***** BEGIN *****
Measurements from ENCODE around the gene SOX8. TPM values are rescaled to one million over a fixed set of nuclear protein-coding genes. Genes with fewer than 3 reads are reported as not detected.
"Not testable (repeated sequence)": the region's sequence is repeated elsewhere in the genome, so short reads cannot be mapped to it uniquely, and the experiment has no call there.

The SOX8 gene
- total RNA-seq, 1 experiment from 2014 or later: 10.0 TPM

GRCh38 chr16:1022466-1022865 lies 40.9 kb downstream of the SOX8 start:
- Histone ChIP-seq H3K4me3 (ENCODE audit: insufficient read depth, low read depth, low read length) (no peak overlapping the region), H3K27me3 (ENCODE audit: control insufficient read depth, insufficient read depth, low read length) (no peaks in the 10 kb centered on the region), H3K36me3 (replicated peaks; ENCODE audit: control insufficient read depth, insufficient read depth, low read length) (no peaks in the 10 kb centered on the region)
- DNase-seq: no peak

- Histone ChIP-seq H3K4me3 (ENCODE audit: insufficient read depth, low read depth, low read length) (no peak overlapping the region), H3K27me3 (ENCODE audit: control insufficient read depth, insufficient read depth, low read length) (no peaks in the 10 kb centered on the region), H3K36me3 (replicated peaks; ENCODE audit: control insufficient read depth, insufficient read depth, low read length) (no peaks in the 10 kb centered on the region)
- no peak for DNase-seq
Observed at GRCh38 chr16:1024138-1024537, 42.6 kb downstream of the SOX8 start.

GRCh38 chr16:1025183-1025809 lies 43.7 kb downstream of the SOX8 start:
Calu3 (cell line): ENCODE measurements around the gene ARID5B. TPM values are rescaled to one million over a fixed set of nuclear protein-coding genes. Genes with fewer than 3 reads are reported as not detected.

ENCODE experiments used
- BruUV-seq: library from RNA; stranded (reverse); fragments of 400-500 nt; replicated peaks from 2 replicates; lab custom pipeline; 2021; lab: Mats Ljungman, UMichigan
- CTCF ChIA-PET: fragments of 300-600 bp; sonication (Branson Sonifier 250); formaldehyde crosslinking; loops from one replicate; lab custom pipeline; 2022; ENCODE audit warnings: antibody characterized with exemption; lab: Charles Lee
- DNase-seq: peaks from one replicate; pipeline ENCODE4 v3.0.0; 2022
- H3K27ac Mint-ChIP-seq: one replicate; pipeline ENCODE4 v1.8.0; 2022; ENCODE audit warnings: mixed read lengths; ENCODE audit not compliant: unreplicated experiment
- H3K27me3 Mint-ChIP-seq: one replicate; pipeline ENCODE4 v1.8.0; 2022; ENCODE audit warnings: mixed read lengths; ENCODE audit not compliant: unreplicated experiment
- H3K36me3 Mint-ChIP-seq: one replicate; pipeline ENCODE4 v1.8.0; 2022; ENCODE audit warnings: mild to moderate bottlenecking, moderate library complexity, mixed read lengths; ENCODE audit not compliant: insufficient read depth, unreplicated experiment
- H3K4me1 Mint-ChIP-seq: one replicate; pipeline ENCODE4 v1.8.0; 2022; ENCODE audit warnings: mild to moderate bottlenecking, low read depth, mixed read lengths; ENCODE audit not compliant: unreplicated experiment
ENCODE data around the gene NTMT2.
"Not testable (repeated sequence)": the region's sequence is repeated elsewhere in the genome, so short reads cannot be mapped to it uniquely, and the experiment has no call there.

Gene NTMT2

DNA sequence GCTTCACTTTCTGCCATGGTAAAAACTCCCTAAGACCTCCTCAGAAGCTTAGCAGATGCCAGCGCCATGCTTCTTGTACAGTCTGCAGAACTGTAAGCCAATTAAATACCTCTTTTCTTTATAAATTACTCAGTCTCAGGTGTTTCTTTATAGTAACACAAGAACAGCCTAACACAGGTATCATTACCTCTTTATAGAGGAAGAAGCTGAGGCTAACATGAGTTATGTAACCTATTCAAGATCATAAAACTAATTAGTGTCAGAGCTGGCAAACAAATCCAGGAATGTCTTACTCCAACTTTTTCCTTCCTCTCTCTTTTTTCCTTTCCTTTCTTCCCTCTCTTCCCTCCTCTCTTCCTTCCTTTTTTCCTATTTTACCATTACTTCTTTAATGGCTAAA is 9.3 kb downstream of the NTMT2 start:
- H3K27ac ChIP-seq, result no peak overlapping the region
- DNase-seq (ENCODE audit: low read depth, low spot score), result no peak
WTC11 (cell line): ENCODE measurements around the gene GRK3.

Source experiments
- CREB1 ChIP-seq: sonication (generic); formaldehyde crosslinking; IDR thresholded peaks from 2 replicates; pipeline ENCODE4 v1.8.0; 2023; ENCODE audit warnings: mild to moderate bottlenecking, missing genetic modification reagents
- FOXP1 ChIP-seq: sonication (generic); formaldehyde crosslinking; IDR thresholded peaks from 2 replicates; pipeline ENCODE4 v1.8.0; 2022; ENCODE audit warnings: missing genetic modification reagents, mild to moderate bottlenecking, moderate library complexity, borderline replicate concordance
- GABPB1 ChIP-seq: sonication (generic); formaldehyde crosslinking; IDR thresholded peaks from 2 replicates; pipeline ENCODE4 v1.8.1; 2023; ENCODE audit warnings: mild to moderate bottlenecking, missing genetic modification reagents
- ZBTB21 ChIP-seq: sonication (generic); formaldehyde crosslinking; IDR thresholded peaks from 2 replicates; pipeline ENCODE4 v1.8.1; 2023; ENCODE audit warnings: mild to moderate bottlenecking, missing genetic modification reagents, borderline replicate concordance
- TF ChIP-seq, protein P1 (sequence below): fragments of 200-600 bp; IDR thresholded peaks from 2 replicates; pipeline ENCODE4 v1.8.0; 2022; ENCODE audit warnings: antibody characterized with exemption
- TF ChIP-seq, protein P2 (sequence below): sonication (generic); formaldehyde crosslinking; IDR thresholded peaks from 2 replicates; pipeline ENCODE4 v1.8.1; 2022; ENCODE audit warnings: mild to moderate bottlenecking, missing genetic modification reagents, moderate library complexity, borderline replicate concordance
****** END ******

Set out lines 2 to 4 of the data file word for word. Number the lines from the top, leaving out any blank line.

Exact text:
"Not testable (repeated sequence)": the region's sequence is repeated elsewhere in the genome, so short reads cannot be mapped to it uniquely, and the experiment has no call there.

The SOX8 gene
- total RNA-seq, 1 experiment from 2014 or later: 10.0 TPM